26 June - 2 July 2015 #764

Should Dharara be rebuilt?

Rebuilding the iconic Dharara tower or leaving it as a reminder of the disaster?
Someplace Else by Stéphane Huët

Photo: Stéphane Huët

After the 25 April earthquake, Nepalis were shocked to hear that the iconic Dharara tower in Kathmandu came down, killing at least 70 people. It gave the first indication of just how serious the quake was, and also took away an important landmark that many had an emotional attachment to.

Prime Minister Bhimsen Thapa built two towers in the 19th century both of which went down in the 1833 quake. Only one was rebuilt, and it was destroyed again in 1934 and rebuilt once more. Now, some are saying that since it had gone down twice previously, maybe Dharara should not be rebuilt, but the ruins kept as a memorial to the 2015 earthquake. Rohit Ranjitkar of the Kathmandu Valley Preservation Trust thinks rebuilding Dharara shouldn’t be a priority. “We can leave it as a memorial of the 25 April earthquake,” he said. “It will also remind us of the risk of building high and unsafe constructions.”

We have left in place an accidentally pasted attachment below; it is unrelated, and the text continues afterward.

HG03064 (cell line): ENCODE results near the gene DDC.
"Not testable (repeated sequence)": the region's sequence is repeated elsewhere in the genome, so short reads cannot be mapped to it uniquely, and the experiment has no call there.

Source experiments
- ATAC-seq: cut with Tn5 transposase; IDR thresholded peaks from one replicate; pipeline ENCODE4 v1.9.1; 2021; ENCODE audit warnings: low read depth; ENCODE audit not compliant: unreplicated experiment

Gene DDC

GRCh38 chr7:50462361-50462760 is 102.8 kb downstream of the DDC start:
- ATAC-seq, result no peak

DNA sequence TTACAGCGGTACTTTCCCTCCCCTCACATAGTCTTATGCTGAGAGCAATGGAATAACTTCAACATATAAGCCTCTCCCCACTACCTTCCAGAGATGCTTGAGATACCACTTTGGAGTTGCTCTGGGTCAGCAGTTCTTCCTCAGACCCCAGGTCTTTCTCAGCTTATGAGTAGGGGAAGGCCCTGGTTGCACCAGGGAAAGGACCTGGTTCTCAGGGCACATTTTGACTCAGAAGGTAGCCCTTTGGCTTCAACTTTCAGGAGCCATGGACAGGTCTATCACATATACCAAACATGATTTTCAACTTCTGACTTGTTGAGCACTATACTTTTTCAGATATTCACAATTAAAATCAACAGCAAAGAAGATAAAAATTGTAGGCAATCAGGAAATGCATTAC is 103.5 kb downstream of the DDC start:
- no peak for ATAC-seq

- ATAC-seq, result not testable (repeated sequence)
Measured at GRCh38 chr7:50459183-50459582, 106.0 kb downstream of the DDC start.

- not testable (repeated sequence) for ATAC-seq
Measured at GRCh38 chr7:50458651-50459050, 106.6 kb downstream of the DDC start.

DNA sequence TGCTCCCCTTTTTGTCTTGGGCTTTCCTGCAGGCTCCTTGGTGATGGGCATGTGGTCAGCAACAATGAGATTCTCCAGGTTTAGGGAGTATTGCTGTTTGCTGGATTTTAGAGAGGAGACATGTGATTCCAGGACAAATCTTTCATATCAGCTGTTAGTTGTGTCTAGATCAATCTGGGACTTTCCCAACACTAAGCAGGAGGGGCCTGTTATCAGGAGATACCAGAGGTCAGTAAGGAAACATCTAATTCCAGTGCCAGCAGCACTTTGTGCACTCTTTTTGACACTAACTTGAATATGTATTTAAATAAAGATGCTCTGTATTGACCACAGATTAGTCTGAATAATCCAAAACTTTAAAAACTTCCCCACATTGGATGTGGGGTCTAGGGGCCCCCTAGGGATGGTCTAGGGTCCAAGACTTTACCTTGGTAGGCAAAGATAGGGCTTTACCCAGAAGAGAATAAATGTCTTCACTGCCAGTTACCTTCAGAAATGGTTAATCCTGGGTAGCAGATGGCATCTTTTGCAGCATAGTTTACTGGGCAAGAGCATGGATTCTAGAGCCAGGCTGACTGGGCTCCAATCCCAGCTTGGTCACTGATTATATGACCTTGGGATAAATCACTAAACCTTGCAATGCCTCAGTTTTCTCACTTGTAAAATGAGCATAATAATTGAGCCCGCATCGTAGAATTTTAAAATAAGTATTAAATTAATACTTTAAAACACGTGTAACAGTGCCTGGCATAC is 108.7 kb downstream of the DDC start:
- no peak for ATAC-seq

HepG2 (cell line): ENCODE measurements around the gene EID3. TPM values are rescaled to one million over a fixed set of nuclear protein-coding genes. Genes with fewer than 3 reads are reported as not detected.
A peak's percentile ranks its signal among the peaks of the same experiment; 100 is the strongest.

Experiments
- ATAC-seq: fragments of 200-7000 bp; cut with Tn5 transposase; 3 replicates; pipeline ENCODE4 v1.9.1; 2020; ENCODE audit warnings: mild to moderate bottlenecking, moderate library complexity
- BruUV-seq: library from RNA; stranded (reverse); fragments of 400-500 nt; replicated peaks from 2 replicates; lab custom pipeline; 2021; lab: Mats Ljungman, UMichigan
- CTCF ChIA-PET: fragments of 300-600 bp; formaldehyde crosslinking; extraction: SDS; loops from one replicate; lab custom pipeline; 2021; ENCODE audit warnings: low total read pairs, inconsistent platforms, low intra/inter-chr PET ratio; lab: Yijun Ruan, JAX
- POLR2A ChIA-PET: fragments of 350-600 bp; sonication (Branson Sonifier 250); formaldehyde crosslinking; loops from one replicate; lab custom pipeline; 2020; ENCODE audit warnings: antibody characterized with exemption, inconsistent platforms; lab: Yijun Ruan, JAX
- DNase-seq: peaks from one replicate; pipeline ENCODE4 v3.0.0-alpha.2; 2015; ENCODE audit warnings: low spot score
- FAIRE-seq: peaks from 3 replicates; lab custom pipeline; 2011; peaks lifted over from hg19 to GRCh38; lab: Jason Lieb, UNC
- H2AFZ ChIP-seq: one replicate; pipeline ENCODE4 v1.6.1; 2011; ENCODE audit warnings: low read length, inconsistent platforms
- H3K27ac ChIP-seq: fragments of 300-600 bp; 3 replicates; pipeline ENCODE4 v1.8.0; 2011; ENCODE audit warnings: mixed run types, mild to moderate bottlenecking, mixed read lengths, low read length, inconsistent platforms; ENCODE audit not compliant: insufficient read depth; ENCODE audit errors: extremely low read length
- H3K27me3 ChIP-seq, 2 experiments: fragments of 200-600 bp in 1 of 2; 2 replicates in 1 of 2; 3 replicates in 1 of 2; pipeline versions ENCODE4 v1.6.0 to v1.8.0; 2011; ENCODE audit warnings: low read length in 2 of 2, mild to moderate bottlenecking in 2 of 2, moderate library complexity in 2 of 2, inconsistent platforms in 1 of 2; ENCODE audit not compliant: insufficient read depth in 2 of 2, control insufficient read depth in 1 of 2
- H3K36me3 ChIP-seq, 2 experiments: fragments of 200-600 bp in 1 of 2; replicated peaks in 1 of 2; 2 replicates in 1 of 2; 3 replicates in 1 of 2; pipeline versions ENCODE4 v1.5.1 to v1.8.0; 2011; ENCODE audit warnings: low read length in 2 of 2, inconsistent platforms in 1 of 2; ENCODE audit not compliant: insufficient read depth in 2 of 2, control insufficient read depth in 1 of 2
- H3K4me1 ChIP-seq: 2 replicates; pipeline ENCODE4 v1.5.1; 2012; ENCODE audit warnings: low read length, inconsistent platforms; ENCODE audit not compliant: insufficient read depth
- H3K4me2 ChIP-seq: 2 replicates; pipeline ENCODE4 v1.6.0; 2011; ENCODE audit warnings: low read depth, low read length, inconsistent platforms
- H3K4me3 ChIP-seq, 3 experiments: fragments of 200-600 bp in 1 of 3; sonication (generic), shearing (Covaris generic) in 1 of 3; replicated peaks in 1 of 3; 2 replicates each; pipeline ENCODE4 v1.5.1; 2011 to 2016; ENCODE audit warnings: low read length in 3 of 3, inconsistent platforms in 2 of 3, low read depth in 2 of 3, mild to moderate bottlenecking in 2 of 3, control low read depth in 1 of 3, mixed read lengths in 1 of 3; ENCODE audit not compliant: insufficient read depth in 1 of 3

Artist Bhishan Rajbhandari, who advocates for the reconstruction of all monuments of Kathmandu, doesn’t agree. He says the Moghul-style tower was part of Kathmandu’s identity. “It symbolised our acceptance of other cultures,” he said. “We must rebuild it by making sure it is earthquake resistant.”

There are many examples from around the world of destroyed monuments being left as a reminder of the disaster that caused it. For example, the Hiroshima monument has preserved a building, and parts of the World Trade Centre building have been kept at Ground Zero in New York. The concentration camp of Auschwitz-Birkenau is now a museum to remember human cruelty. In Sichuan, some of the ruined buildings in Wenchuan commemorate the 2008 earthquake and the loss of life.

Entrepreneur Amar Jyoti Ranjit, who undertook the building of a 2.30-metre cement replica (pic, left) of the tower costing Rs 250,000 on a traffic island in Sundhara, said rebuilding the fallen tower will be symbolic of Nepal rising from the debris.

Ranjit understands concerns about safety, but he thinks there must be a way to construct a stronger Dharara.

Stéphane Huët

Read also:

Dharara’s replica, Om Rai

Surviving Dharara

Monumental loss, Stéphane Huët